• Work individually with little student interaction
  • Stop after one solution

Invention

Positive Teacher actions: Neutral Teacher Actions: Negative Teacher actions:
  • Tell. Share data with a group.
    • "What data did you collect?"
    • "How did you do the problem?"
    • "What evidence do you have?"
  • Ask. Demonstrate what you discovered during your exploration.
    • "Maria, use the rods to show what you mean."
    • "Alex’s group, show us what you did."
  • Ask. How can we organize a group or groups data?
    • "All the students that have five stand in line here."
    • "Everyone write their data on the board."
  • Tell. Draw a picture, diagram, chart, graph to represent the data and share it with a group then class.
    • "Group one, draw your picture on the board."
    • "Jo, walk around with your picture so all can see it."
  • Teacher provides vocabulary for concepts or processes.
    • "A word to describe what we have learned is ..." (Writes the word on the overhead)
    • The relationship you are describing is density.
  • Actively solicit and use students’ ideas.
    • "Jan says that..."
    • "Let's see what happens if we use Brent’s idea, then Marty’s, and go from there."
  • Works to ensure students understand the concept and can communicate their understandings in accurate ways.
  • Relates concepts, processes, and models to students’ experiences.
    • "How many of you go to the store?"
    • "How can you use these ideas to make change?"
  • Seeks alternative solutions and explanations from students.
    • "Who can do it another way?"
    • "Mark thought of this way. Will it work?"
  • Encourages students to express attitudes
    • "What do you feel about that?"
    • "Which way do you like best?"
  • Monitors the discussion.
  • Uses wait-time and halt-time.
  • Has students express themselves in their own words.
  • Has students use concepts, vocabulary, processes or algorithms in different situations.
    • "Shana say that again, only use the word that we have on the board."
    • "Who can use the words on the board to describe what we have done today."
  • Extends the concept.
    • "What other problems can we solve the same way?"
    • "How else can we use this idea?"
  • Make predictions
  • Make and use models.
  • Accepts all student ideas.
  • Receptive to student's needs with suggestions, hints, what if ideas, asking others how to help and resorting to giving or telling solutions only in extreme situations.
  • Accepts explanation without reason
  • Accepts explanation without relating it to student collected data
  • Does not relate supporting information to concept in mind
  • Does not ask student for explanations
  • Introduces unrelated concepts or skills
  • Does not listen to alternative strategies
  • Provides definitive answers
  • Lectures before students experience all necessary and sufficient supporting information to conceptualize the concepts.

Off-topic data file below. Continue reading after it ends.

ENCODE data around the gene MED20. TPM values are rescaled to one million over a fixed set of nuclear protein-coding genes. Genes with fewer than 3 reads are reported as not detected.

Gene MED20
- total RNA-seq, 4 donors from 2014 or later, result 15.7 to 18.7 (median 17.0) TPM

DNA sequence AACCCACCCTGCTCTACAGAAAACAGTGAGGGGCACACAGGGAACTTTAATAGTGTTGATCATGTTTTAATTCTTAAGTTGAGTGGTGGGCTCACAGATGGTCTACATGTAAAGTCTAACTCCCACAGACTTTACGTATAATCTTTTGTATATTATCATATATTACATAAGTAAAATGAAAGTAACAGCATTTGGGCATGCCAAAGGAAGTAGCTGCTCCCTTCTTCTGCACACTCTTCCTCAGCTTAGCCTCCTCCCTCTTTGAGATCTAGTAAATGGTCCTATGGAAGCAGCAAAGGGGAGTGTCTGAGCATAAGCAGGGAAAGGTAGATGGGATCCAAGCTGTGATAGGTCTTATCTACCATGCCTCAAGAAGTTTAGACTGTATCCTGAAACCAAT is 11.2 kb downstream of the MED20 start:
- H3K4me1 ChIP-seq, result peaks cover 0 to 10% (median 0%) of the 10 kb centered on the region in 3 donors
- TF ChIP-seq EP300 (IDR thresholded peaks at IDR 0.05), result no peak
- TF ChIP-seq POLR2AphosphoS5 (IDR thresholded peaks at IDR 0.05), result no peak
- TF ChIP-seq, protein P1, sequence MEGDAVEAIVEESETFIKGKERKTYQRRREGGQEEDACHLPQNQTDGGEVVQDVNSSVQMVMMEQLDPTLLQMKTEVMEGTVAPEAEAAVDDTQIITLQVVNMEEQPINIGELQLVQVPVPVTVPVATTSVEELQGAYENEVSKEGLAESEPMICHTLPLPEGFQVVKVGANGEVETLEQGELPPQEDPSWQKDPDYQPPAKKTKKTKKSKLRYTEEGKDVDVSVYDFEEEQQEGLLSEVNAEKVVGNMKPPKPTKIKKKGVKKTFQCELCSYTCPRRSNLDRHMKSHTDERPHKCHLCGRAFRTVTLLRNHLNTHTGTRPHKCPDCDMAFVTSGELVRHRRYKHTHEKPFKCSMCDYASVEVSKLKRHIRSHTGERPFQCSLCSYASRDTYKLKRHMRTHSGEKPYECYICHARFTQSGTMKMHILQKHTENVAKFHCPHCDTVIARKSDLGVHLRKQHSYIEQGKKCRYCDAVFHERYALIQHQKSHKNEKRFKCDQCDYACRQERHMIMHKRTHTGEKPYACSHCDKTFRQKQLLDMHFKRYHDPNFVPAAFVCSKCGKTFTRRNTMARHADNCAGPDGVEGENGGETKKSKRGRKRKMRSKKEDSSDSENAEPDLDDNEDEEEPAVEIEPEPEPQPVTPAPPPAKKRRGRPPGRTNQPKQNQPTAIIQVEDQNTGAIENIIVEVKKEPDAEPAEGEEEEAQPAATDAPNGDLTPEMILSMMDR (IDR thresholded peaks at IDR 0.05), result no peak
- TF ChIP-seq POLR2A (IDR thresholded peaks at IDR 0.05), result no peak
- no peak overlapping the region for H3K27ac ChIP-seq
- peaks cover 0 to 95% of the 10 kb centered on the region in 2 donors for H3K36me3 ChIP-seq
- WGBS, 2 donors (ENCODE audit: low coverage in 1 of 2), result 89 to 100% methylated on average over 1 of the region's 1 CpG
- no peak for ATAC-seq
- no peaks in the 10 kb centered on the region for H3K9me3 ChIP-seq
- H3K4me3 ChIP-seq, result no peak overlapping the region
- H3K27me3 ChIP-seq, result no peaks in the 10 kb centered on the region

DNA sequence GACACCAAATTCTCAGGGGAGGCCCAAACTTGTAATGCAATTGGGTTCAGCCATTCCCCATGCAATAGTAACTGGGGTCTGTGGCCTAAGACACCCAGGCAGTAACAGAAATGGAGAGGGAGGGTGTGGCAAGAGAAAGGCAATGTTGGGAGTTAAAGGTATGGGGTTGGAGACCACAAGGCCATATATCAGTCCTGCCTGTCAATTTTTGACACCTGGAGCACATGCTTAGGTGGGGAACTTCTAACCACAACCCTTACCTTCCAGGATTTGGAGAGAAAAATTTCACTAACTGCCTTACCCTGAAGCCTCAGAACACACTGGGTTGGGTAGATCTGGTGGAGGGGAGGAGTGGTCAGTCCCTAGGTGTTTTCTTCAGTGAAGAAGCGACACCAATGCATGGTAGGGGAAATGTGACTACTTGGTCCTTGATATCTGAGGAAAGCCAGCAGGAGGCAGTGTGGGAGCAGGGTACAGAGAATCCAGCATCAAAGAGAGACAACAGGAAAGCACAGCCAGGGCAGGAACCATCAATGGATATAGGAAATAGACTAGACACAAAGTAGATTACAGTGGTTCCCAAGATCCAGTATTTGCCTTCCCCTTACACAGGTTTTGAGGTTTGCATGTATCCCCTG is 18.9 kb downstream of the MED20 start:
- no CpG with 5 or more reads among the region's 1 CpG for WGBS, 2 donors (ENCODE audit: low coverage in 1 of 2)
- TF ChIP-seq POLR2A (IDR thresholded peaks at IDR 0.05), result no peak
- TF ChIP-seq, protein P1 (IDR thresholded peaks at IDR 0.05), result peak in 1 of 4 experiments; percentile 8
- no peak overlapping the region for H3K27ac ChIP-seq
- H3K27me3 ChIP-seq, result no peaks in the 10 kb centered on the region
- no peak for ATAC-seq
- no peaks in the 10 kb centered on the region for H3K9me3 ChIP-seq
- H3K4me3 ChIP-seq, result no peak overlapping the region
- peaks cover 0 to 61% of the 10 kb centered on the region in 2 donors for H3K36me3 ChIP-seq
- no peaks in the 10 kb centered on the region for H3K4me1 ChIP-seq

• Leads student step by step to a solution
  • Explains how to work a problem without sufficient use of exploration and invention
  • Provides an algorithm or memorized answer without student understanding
  • Quiz or tests only for algorithm, vocabulary, and/or facts
  • Fails to have students use new vocabulary or state concepts, process, or models in their own words.
Positive Student actions: Neutral Student Actions: Negative Student actions:
  • Explain the exploration data collected
    • "We took four cows and put them here and then took two dogs and ....
  • Ask, questions about the data
    • "How did you get four?"
    • "Why did you do that?"
  • Express attitudes.
    • "I like the way Tina’s group did theirs."
    • "Yes!"
  • Use a process skill to organize information.
    • Classification, organize
    • Graph, chart
    • Create a model
    • Outline
  • Offer suggestions "Why don’t you ..."
  • Use newly invented vocabulary to describe the exploration, invention, application, or discovery.
  • Demonstrate how they obtained data
  • Demonstrate process or algorithm
  • Extend the concept
  • Suggest the use of media to represent information
Use their learning or their group’s learning and set goals. Memorize facts, vocabulary, or algorithm without understanding

Discovery

Positive Teacher actions: Neutral Teacher Actions: Negative Teacher actions:
Encourages students to:
  • Explore with the invented concept, process, or model in a different setting or situation.
  • Solve different problems with the invented process, or model.
  • Use the concept, process, or model to increase its complexity.
  • Use the concept, process, or model to generate new concepts, processes, or models.
  • Reviews the previous days concepts, processes, or model.
  • Tests the previous days concepts, processes, or model.
  • Does not refer or build on the previous days work.
  • Moves on to another unrelated topic in which the vocabulary, concepts, processes, or model can not likely be used or have an effect.
  • Moves to another topic in which using the previous days vocabulary, concept, process, or model would have a negative effect if the students tried to transfer it.
Positive Student actions: Neutral Student Actions: Negative Student actions:
  • Explores with a previously invented concept, process, or model in a different setting or situation.
  • Solves different problems using a previously invented process, or model.
  • Uses a previously invented concept, process, or model and increases its complexity.
  • Use a previously invented concept, process, or model and generates new concepts, processes, or models.
Use their learning or their group’s learning and set goals.
  • Do not use the vocabulary, concept, process, or model outside of school or in school.

 

 

Three Learning Cycles & Common Knowledge Construction Model
Related to learning theory, instructional purposes, and each other